Four and a half years on, Bil’in protesters again brave tear gas June 20, 2009

Bil’in – Ma’an

Bi'lin [Ma'an Images]

More than 200 Palestinian, international and Israeli demonstrators braved clouds of tear gas to register their opposition to Israel’s construction of the separation wall in the West Bank village of Bil’in, near Ramallah, on Friday.

As they have every week for more than four and a half years, the protesters marched from the village center after the Friday Muslim prayer to the barrier, which separates the villagers from more than 60 percent of their land.

Young and old marchers waved flags, sung, and chanted slogans in Arabic, English and occasionally Hebrew demanding peace and an end to the occupation. (One chant goes “Oh Abbas, Oh Haniyeh, we want national unity,” which rhymes in Arabic.)

Upon reaching the barrier, which at this stage is still a pair of barbed wire fences, young Palestinian men managed to wrench open a gate and clear away a tangle of barbed wire, getting them through one layer. Israeli soldiers and police in riot gear were waiting on the other side.

Organizers repeatedly shouted to the marchers, “No one throw stones!”, which teenage boys from the village ignored, and soon began raining rocks on the soldiers, who protected themselves with shields.

A handful of protesters set fire to rubber tires, sending a plume of black smoke into the air. The soldiers responded with tear gas. After an hour of exchanging gas canisters and rocks, the soldiers fired a broadside of dozens of canisters into the air, streaking white gas across the sky and sending the majority of the protesters running back toward Bil’in.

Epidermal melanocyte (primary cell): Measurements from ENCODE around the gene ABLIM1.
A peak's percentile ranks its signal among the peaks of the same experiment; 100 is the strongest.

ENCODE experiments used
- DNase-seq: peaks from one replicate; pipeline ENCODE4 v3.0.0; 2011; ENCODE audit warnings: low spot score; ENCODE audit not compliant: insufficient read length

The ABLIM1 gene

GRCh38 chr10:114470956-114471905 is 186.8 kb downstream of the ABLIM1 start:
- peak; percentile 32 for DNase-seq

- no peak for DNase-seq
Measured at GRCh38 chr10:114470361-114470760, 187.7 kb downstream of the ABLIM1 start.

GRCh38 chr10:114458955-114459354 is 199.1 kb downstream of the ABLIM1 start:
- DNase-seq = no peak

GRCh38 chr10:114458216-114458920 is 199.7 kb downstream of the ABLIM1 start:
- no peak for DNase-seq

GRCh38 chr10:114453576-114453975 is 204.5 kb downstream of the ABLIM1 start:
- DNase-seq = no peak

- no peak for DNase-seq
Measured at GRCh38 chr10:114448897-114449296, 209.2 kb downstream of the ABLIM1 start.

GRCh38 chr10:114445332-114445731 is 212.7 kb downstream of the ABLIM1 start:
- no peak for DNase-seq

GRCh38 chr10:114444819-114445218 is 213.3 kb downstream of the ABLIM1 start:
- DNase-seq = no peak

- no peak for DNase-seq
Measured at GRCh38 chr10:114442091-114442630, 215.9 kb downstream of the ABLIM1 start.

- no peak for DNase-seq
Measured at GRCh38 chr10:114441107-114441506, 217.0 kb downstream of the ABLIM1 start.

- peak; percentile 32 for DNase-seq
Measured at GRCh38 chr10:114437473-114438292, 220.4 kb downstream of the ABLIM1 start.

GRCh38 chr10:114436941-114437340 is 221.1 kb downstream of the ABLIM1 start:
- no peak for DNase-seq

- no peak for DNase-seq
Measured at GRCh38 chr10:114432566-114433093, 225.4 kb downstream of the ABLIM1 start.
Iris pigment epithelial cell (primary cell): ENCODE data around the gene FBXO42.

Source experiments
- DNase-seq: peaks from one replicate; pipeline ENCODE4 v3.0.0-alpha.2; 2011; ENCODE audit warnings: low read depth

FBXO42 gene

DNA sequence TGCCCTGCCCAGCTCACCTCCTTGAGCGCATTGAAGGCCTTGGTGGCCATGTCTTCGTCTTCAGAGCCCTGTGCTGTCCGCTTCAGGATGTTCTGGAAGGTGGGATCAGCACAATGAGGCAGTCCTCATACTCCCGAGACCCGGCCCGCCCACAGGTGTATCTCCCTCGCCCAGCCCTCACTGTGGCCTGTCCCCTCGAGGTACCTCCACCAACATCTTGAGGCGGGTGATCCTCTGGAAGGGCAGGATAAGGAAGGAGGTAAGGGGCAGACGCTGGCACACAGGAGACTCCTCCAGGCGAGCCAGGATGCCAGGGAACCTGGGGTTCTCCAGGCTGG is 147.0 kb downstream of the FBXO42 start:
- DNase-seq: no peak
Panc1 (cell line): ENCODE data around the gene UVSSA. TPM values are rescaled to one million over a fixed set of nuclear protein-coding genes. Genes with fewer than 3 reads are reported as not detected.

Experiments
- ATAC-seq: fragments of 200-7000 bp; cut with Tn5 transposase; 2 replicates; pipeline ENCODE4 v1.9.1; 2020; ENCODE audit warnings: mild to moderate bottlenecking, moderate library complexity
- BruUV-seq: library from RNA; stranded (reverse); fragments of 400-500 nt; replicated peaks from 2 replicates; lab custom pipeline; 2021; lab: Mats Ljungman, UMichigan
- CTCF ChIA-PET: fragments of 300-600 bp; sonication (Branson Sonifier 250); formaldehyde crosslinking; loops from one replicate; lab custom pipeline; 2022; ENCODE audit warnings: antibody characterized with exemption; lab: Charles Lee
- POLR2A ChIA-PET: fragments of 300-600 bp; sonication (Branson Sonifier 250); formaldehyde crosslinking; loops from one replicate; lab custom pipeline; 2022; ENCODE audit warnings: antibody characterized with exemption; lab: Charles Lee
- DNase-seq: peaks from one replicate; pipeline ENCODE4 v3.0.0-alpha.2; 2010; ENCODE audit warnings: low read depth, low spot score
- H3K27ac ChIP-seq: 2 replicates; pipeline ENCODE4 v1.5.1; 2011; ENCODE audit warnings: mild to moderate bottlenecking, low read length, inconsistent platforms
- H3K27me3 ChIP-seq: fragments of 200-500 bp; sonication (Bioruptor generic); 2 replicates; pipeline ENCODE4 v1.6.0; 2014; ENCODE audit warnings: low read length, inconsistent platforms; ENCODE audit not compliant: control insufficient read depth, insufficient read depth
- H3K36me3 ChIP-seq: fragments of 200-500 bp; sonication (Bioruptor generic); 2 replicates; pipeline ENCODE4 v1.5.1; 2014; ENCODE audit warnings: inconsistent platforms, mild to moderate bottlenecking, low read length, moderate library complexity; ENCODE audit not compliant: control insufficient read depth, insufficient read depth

No one was reported physically injured at Friday’s demonstration, although dozens choked on tear gas, including two Ma’an reporters. Two months ago a Bil’in protester, Bassem Abu Rahmeh, was killed when an Israeli soldier shot him in the chest with a high-velocity gas canister. On Friday some demonstrators carried metal shields plastered with Abu Rahmeh’s photo.

In 2007, the Israeli High Court of Justice ruled that the military must reroute the wall further from the village, a decision that the demonstrators are still pushing to be implemented.

But according to Iyad Burnat of Bil’in’s Popular Committee Against the Wall, “This is not our goal – to move the wall 500 meters back. We want to remove the wall. It’s illegal for Israel to build this settlement on our land. We want to end this settlement.”

Bil’in is also suing two Canadian companies, Green Park International and Green Mount International, in a Quebec court over their involvement in constructing, marketing, and selling homes in the settlement of Modi’in Illit on land seized from Bil’in. Burnat said a ruling is expected in that case on 22 June.

Bil’in is one of several villages that hold weekly demonstrations along the barrier’s route. In reality, the wall is a network of walls, fences, watchtowers, and electronic sensors snaking through the interior of the West Bank. When completed, it is planned to be 723 kilometers long. The International Court of Justice ruled it illegal in 2004.

After more than 225 weekly protests, Burnat said that Bil’in plans to keep marching until they win their land back. “Bassem’s death won’t stop us, because we need peace. Our message to the world is that this is not a security wall, this is a way of expanding settlements. If it was for security, why not build it on the ’67 line?”

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